Another milestone worth highlighting, the muscle-up is a particularly challenging movement for those in the CrossFit world who lack any previous gymnastics background.
It’s easy to explain why people like them, though; once witnessed, why athletes who first step into a CrossFit gym set their sights on accomplishing a muscle-up.
Plain and simple, the muscle-up looks cool.
Muscle-ups are like that middle school crush– attractive and popular and seemingly unattainable. And a lot like that fleeting feeling of teenage turbulence, if ever attained, muscle-ups can confusingly become more work than ever believed. It’s because we’re always wanting more, always striving to be better. One muscle-up is never enough, we want to string multiples together… and efficiently.
Keep these off the hot girl/hot guy pedestal, however, because a muscle-up is just like any other difficult movement in the gym. And there are plenty of those in the fitness sea.
So let’s jump in head first to battle this beast from the depths of gymnastics lore and bring the muscle-up progression to light.
What prerequisite strength exists for a muscle-up?
Similar to our previous focus on pull-ups, let’s clear up some prerequisites for strength and skill before looking at specific drills in the developmental progression of a muscle-up.
Naturally, we’ve come to realize the online hate of the gymnastics kip often utilized in CrossFit. “Cheating,” it gets called. What’s interesting is that we rarely see the sport of gymnastics get bashed for using momentum in competitive programs or in the Olympics every four years.
There’s a reason for this: gymnasts, both men and women, have a baseline of muscle strength that allows them to safely use body momentum in their movements and routines.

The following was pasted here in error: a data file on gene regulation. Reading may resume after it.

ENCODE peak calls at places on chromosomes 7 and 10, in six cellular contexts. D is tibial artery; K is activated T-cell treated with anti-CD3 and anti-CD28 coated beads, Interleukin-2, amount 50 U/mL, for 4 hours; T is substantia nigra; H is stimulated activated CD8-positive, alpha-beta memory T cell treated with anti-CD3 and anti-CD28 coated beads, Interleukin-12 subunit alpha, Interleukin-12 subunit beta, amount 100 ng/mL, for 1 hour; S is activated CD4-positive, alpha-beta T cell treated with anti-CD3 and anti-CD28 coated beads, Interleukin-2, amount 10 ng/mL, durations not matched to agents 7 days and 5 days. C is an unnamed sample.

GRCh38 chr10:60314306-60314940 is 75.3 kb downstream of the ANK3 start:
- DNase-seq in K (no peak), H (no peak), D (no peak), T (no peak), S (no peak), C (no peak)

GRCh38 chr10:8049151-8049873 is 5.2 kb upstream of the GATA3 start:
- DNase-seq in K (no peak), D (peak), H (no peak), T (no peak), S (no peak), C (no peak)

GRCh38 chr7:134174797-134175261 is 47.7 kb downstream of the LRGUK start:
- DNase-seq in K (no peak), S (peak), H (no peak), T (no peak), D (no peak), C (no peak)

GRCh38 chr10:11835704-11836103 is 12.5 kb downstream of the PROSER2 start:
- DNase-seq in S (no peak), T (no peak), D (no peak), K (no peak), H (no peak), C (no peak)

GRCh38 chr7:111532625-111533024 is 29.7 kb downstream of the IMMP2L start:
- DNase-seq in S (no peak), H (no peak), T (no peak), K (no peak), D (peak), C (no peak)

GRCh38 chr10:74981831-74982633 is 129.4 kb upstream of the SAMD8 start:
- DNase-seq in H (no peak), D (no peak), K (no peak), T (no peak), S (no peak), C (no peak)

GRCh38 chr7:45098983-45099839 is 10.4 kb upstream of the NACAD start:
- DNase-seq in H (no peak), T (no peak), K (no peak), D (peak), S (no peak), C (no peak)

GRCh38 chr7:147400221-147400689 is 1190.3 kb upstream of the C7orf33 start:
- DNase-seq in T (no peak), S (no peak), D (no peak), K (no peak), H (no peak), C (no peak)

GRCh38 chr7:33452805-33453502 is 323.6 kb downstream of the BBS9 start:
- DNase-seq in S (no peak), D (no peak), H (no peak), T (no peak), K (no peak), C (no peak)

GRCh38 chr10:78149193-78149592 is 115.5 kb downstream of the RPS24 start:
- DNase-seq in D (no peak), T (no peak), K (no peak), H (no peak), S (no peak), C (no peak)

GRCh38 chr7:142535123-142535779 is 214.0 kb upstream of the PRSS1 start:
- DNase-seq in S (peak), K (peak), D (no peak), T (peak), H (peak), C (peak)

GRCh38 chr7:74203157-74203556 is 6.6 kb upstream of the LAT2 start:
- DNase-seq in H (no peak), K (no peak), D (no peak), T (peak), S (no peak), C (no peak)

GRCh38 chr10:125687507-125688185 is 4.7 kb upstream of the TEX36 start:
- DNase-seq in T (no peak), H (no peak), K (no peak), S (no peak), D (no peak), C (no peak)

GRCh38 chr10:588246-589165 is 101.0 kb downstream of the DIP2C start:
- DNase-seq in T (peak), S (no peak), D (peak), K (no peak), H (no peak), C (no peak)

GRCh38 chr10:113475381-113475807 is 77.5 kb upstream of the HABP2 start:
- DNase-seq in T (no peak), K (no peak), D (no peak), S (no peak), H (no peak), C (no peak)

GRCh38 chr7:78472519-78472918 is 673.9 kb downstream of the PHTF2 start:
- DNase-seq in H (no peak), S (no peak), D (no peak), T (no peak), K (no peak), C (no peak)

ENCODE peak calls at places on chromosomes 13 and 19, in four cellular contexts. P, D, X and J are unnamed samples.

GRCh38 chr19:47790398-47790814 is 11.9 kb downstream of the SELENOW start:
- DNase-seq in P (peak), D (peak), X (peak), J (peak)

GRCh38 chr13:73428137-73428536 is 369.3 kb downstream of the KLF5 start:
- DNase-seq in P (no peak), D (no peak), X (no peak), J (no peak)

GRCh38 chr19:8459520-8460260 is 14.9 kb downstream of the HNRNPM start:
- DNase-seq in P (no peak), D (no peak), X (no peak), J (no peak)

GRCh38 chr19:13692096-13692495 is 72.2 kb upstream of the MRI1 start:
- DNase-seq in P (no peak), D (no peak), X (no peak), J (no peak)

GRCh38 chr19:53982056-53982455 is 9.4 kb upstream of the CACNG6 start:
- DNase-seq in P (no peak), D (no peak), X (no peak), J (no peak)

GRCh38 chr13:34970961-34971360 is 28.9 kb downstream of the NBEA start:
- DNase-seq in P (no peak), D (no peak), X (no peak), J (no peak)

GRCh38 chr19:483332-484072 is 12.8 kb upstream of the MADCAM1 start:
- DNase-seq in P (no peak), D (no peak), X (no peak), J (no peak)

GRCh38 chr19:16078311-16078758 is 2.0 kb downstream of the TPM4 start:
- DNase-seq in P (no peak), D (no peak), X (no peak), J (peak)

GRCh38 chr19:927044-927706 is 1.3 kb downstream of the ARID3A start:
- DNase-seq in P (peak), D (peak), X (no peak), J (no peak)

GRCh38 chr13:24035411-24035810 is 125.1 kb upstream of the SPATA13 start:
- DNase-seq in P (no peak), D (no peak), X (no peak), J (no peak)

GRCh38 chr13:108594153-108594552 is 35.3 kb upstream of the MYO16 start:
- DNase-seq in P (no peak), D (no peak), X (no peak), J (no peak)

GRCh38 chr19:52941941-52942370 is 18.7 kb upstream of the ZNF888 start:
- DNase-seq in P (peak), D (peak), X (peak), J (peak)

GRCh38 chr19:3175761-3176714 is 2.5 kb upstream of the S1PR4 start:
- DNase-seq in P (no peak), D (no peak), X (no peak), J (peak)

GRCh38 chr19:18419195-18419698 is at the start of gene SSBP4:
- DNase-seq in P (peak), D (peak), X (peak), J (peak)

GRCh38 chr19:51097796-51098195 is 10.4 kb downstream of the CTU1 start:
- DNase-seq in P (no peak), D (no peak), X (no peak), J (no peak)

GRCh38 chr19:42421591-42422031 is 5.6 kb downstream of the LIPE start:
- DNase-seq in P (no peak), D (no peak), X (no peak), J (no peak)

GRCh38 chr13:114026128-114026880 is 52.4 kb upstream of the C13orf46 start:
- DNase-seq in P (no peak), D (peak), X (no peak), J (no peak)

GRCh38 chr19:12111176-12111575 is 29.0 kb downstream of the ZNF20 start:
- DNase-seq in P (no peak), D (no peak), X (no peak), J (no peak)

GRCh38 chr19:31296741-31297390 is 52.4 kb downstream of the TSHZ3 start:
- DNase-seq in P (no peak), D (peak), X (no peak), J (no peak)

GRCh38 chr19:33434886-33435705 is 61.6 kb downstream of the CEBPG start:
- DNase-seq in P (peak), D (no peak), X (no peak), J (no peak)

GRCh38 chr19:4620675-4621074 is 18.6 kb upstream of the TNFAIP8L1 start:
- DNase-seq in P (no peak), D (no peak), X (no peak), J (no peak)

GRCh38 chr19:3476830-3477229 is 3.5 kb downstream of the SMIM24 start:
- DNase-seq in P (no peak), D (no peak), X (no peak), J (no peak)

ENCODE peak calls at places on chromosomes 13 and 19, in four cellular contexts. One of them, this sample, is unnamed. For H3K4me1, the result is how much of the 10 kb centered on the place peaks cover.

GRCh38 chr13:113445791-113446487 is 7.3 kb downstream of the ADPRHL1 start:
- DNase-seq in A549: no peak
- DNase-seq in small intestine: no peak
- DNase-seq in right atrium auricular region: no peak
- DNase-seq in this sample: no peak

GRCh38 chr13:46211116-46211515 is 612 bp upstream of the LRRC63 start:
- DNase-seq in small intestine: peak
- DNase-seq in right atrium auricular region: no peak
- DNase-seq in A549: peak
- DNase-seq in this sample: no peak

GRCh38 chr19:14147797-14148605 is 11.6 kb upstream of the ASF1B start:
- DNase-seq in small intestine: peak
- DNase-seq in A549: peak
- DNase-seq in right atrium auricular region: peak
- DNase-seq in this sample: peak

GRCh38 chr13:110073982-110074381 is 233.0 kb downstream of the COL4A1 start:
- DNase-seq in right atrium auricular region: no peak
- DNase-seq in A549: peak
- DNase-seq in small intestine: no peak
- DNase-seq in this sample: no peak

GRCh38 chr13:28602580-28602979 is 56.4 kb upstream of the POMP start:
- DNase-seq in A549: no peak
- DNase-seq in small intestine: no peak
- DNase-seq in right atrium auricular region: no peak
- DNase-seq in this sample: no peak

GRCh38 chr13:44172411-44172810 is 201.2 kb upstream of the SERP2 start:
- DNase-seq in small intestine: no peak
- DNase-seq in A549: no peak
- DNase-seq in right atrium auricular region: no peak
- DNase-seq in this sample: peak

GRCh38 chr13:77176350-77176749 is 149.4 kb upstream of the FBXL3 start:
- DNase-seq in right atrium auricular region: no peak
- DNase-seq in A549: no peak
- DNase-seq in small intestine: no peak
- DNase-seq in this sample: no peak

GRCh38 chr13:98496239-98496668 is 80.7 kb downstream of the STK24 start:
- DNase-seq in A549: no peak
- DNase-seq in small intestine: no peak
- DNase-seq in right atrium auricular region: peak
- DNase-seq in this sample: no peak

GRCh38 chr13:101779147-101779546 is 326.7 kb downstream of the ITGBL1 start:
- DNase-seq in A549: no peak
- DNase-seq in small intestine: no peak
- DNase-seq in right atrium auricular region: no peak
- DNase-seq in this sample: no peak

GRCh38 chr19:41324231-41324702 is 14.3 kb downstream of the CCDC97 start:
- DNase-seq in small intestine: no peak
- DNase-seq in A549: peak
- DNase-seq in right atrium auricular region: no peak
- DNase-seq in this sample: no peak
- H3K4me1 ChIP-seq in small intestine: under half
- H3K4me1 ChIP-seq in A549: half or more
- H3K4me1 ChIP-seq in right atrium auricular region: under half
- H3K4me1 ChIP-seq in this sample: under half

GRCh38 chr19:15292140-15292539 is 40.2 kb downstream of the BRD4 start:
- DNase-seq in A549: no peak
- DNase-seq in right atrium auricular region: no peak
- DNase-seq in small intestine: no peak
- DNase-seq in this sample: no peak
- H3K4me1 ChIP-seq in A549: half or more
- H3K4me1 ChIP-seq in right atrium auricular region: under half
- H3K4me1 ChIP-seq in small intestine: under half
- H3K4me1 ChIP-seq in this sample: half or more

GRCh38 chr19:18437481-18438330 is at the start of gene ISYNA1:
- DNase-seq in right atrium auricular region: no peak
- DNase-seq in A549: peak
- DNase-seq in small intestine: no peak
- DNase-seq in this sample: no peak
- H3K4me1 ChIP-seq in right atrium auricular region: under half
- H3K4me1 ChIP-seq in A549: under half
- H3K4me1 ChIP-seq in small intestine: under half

Compared to a kip, strict pull-ups are a safer movement for a beginner. A strict pull-up helps develop muscle strength in the latissimus dorsi, the biceps, and to some extent the rhomboids and trees major in the back. These are similar pulling muscles involved in both the bar and ring muscle-up, so therefore it makes sense that a prerequisite for any muscle-up training is exactly that: a pull-up, both strict and kipping.
The movement of the gymnastic kip can be taught on the pull-up bar simultaneously as the strict movement to help embed the concept through routine, yet this involves some quality coaching. While upper body strength is acquired, so is the idea of generating momentum. Proponents of kipping cite the athleticism it requires and develops; coordination is necessary for hip recruitment in order to use swinging momentum correctly. The kip fosters a body awareness akin to other muti-joint movements we see in Olympic weightlifting or sport-specific actions like throwing or jumping.
Kipping practice can be done before or after a workout, although afterwards would generally mean a person works while fatigued. This is not immediately unsafe, but overtrain while already muscle fatigued and that’s a recipe for potential disaster.
Just remember that kipping without at least some basis of strength is not productive.
If a CrossFit athlete has a kipping pull-up, the next requirement for the muscle-up is a ring dip. While box dips and stationary bar dips are all well and good, the rings obviously throw a snag into things because of the multiple planes of movement that the gymnastics rings allow. This stabilization is what we are seeking; that shaky movement will eventually tighten up.
Strength development tends to take time for the dips, plus, these are stereotypically quite difficult for women because of the necessary upper body control.
The transition from the pull-up to the dip portion of a muscle-up requires stable but mobile shoulder sockets. Because the ring dip out of the muscle-up is initiated in a deeper starting position than usual, new athletes whose pull is not as experienced and therefore not as high up on the rings tend to struggle to turn their pull over for the transition.
Check mobility videos to maintain a healthy and prepared shoulder. It is an absolute necessity in the grind of a muscle-up; a stable shoulder is needed to turn through the very strength-intensive transition.
What progressions will help acquire a full muscle-up?